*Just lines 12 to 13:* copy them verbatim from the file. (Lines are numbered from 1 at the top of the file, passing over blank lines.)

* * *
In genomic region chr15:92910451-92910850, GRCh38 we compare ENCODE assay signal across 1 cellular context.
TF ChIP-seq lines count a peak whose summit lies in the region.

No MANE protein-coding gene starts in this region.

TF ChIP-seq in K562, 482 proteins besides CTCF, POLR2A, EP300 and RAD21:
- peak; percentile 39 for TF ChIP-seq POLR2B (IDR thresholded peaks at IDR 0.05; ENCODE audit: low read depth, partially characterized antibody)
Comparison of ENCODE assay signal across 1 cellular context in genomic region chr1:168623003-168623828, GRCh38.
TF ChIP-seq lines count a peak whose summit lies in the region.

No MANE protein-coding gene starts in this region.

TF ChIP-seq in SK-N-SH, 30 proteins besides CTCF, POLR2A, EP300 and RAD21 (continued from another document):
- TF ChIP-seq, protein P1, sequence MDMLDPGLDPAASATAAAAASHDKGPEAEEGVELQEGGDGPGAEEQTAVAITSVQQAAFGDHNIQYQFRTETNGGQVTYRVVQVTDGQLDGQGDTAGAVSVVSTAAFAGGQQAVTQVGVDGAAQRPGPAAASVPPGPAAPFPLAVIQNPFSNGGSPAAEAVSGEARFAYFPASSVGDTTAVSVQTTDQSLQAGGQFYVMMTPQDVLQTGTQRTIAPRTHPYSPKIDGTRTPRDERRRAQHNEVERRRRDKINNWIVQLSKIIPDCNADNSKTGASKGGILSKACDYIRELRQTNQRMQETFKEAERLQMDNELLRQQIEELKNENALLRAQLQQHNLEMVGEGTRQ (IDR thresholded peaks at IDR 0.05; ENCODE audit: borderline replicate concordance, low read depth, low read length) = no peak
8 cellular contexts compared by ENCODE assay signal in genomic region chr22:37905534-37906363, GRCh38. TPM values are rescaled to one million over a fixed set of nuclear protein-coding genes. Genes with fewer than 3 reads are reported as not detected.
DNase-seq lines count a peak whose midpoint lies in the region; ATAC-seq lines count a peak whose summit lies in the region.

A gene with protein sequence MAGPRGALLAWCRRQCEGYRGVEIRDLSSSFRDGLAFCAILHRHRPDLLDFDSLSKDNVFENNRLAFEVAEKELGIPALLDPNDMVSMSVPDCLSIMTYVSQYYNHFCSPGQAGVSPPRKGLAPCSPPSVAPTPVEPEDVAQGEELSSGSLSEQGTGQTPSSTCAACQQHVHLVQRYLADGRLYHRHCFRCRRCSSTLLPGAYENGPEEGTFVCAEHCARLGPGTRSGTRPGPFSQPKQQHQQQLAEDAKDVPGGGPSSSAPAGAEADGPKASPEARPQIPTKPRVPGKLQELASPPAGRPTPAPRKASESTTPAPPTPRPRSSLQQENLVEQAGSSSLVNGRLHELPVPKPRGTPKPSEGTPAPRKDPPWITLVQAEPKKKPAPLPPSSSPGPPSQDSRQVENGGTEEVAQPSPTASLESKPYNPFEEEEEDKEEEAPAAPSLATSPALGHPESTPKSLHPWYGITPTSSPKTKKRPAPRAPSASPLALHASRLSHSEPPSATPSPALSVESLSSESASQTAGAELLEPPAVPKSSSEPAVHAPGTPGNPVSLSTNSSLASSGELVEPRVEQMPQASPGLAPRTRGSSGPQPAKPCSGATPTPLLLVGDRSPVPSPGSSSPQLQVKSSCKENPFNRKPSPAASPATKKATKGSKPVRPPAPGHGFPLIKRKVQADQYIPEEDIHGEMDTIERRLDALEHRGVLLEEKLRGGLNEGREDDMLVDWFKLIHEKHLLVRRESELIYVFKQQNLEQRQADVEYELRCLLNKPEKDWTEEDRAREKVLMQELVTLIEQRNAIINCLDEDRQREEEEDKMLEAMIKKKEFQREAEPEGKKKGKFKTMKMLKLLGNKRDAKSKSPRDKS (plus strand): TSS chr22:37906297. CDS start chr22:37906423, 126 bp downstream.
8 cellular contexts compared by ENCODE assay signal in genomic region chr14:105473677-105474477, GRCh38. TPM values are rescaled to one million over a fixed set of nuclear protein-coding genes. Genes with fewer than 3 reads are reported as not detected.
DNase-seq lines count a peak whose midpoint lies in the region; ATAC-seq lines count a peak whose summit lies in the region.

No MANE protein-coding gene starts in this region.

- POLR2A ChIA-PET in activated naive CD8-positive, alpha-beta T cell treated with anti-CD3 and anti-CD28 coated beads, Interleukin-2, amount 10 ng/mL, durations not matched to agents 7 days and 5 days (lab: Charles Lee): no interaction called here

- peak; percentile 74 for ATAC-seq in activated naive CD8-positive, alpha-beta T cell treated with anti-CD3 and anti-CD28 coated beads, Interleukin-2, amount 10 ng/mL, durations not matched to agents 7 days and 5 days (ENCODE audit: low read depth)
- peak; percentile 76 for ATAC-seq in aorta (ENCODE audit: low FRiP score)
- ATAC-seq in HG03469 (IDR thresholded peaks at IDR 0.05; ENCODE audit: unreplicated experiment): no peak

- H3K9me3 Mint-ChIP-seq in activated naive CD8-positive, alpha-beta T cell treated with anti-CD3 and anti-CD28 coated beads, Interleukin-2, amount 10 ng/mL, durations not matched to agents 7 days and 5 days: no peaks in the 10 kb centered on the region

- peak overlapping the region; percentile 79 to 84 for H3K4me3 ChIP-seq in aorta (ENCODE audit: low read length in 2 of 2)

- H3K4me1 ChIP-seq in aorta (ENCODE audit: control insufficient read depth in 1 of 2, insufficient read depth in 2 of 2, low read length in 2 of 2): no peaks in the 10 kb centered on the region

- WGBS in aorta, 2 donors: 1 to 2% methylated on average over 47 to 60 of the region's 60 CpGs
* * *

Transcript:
DNase-seq lines count a peak whose midpoint lies in the region; ATAC-seq lines count a peak whose summit lies in the region.

A gene with protein sequence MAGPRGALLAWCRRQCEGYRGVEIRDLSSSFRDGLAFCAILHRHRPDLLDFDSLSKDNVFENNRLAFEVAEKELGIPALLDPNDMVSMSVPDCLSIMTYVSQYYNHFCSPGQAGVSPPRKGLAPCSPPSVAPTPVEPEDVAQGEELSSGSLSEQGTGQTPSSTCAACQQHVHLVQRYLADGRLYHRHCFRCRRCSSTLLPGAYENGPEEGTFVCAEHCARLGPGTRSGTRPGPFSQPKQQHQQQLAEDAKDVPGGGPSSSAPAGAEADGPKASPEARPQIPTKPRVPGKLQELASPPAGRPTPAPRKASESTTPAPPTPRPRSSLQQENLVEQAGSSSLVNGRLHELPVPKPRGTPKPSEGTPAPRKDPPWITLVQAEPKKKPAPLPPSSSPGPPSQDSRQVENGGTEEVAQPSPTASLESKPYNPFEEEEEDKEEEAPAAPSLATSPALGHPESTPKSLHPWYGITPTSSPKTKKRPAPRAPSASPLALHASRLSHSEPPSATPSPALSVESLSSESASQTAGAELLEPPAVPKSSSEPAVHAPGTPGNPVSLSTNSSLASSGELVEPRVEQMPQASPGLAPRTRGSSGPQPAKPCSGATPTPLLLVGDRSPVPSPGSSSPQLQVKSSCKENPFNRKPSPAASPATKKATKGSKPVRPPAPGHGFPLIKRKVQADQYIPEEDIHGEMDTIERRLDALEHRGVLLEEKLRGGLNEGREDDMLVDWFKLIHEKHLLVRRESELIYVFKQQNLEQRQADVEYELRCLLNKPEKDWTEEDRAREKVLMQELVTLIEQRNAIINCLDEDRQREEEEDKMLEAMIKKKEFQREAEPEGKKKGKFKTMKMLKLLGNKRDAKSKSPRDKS (plus strand): TSS chr22:37906297. CDS start chr22:37906423, 126 bp downstream.